Ringo was christened Richard Starkey on 28 July 1940 at St. Silas, where his parents had married four years earlier. The church was bombed on 19 October 1940 (see the aftermath above) and did not re-open until 6 December 1942. Ringo went to Sunday School here from the age of four. It remained in use until closing in 1952 and was demolished two years later.
I don't remember the war and all the bombs, although they did actually break Liverpool up a lot. Our neighbourhood was really bombed. We had to hide a lot, I've been told since; we used to hide in the coal cellar (it was more like a cupboard). I remember big gaps in the streets where houses had stood. We used to play on the rubble when I was older, and in the air-raid shelters.
Ringo Starr, Anthology
Around 3000 brick bomb shelters were built in the middle of the streets around Liverpool. Those sheltering within were protected from flying glass, splinters and shrapnel but not from a direct hit as evidenced in the photo above.
On 17 August 1940, after two days of bombing runs over the Mersey in Birkenhead and Wallasey, the Germans began their attack on Liverpool, targeting the docks. Brunswick , North Coburg and South Queens Docks were all hit as was Caryl street in the Dingle. The Starkeys, like many decided to chance their luck by remaining in their own home during the air raid, taking cover beneath the stairs in the coal hole with two of their neighbours with whom they'd been chatting when the sirens started. Elsie later recalled that it was only when the infant Richy began screaming that she realised she had him over her shoulder, feet first, such was her panic to get him to safety. Upon turning him the right way around he slept through the raid!
The Starkeys survived the Blitz but their marriage did not. They split up around the middle of 1943. Young Richy remained with his mother whilst his dad moved back in with his parents, twenty five doors down at 59 Madryn Street.
When I was three he decided that was enough of that, and he left us. I was an only child, so from then it was just me and my mother, until she remarried when I was thirteen. I have no real memories of my dad. I only saw him probably five times after he left (Liverpool), and I never really got on with him because I'd been brainwashed by my mother about what a pig he was. I felt angry that he left. And I felt really angry later on, going through therapy in rehab, when I came to look at myself and get to know my feelings, instead of blocking them all out. For me, I felt I'd dealt with it when I was little. I didn't understand that really I had been blocking my anger out. You get on with it, that's how we were brought up. We were the last generation to be told, 'Just get on with it.' You didn't let your feelings out much. Ringo Starr, Anthology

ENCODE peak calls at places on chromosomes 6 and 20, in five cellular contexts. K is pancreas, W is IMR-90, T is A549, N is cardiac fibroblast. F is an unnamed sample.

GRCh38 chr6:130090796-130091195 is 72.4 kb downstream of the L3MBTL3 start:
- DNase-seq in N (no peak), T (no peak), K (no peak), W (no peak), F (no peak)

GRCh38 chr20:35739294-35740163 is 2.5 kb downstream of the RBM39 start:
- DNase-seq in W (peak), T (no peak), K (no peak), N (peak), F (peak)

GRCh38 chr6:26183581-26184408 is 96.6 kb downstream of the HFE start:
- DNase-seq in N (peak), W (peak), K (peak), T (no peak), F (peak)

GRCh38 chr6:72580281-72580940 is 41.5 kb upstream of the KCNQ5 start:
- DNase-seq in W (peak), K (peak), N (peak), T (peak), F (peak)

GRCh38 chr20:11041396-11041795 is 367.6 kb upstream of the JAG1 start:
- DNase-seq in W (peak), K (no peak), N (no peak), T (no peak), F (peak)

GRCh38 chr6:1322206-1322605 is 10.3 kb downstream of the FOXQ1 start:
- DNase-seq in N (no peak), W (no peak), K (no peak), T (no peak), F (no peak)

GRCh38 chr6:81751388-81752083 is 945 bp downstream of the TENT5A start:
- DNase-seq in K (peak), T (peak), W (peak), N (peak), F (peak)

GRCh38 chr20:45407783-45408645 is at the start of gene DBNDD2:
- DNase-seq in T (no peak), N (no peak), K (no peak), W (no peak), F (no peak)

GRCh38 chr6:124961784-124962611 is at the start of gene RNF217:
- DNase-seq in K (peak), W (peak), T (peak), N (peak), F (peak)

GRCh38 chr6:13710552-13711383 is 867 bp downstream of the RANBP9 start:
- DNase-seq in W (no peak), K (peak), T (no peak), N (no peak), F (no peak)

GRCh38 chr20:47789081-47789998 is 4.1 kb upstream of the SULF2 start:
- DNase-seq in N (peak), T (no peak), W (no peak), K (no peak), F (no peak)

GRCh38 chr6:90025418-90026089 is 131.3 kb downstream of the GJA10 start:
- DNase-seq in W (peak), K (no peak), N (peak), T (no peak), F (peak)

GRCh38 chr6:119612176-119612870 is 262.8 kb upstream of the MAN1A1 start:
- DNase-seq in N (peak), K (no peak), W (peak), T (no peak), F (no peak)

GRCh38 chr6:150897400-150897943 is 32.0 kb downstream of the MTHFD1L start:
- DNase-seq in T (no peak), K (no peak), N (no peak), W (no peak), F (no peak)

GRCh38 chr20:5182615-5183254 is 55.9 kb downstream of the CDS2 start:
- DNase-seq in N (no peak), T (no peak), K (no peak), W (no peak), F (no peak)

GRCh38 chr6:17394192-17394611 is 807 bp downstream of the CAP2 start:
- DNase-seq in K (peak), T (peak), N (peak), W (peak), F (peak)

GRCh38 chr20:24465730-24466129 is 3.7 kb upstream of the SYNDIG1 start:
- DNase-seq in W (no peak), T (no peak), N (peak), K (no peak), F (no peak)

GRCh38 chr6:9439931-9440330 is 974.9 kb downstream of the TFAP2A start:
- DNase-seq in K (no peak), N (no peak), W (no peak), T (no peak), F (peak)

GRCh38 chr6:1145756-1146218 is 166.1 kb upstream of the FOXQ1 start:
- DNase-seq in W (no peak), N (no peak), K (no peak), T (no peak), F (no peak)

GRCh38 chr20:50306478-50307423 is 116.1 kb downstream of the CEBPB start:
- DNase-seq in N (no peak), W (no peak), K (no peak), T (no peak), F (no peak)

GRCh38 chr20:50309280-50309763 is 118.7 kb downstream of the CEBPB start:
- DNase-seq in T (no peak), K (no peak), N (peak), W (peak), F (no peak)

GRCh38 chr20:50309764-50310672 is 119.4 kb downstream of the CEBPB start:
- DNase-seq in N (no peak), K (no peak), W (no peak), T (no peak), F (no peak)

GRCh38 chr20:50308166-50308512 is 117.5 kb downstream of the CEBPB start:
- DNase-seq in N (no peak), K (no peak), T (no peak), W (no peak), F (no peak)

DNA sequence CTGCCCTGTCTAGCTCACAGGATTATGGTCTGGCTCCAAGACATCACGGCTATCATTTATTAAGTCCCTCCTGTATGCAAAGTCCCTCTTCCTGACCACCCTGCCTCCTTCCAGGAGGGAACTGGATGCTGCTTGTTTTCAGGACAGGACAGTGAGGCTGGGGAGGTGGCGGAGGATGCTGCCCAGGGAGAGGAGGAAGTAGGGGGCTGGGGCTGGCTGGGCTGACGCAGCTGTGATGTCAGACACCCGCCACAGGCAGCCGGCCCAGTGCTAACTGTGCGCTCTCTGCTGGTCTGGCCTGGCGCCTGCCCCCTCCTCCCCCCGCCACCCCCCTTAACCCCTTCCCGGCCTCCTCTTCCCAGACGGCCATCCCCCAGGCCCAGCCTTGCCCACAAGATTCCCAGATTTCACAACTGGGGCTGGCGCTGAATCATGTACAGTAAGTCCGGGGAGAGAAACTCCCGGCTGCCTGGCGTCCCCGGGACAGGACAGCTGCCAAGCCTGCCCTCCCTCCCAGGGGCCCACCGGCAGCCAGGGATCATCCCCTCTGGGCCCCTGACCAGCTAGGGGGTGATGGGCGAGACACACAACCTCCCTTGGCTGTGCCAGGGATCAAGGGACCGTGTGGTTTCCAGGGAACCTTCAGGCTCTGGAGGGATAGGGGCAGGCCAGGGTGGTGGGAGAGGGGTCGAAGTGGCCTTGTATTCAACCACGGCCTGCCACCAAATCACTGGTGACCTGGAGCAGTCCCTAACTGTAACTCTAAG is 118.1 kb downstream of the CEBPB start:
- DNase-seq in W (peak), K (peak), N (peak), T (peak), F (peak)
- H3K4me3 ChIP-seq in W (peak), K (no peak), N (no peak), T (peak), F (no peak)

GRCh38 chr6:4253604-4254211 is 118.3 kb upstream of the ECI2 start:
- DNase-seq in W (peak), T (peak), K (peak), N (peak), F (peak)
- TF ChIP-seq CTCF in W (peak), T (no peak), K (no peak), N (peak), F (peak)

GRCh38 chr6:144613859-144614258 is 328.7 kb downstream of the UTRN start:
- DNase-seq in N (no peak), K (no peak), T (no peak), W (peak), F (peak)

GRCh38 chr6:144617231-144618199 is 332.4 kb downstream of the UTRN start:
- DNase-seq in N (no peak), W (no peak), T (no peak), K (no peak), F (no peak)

Elsie remained on good terms with her former in-laws, Ringo's paternal grandparents Johnny and Annie Starkey, and they looked after him while she took any job on offer as the little maintenance she received was not enough to live on. For the time being, little Richy had contact with his dad who was still working at the bakery where he'd met Elsie.
Mum didn't do too much for a while. She was in a bit of pain after my dad left, and she ended up doing any down-home job she could get to feed and clothe me. She did everything: she was a barmaid, she scrubbed steps, worked in a food shop. My very first memory is of being pushed in a pram. I was out with my mother, my grandma and my grandad. I don't know where we were, but it must have been countrified in some way, because we were chased by a goat. Everybody was so frightened, including me. People were screaming and running because an animal was chasing us. I can't imagine it was in Toxteth or Dingle!
Ringo Starr, Anthology
Ringo's father moved out of his parents house and left Liverpool just as the war was drawing to a close. When his maintenance payments to Elsie stopped she was unable to afford the Madryn Street rent on her £3 a week wage.
We lived at first in a huge, palatial house with three bedrooms. I don't remember the inside of our house in Madryn Street - I know we never had a garden - but a lot of my pals grew up on the same street and I went into their houses (and of course his grand parents home at no. 59). It was too big and we couldn't afford it now my dad had stopped supporting my mother. We were working-class, and in Liverpool when your dad left you suddenly became lower working-class. So we moved to a smaller, two-bedroom place. (They were both rented - houses always were.)
Madryn Street looking towards the Empress Pub on High Park Street. Admiral Grove is to the right of the pub.
10 Admiral Grove (left) with the rear of the Empress Pub on the right.
The move was from one street to the next, from Madryn Street to Admiral Grove - people around us didn't move very far. We went on a van and they didn't even put the back up, because it was only 300 yards. I remember sitting on the back of the van. It's such a heavy memory as a kid; you get used to being where you are.
Ringo Starr, Anthology
10 Admiral Grove was a two up two down terrace house in a "play street" to the side of the Empress Pub on High Park Street where Elsie sometimes worked as a barmaid. Despite being condemned as derelict ten years before Ringo and Elsie moved in, they lived in the house for another twenty years until The Beatles moved down to London at the end of 1963.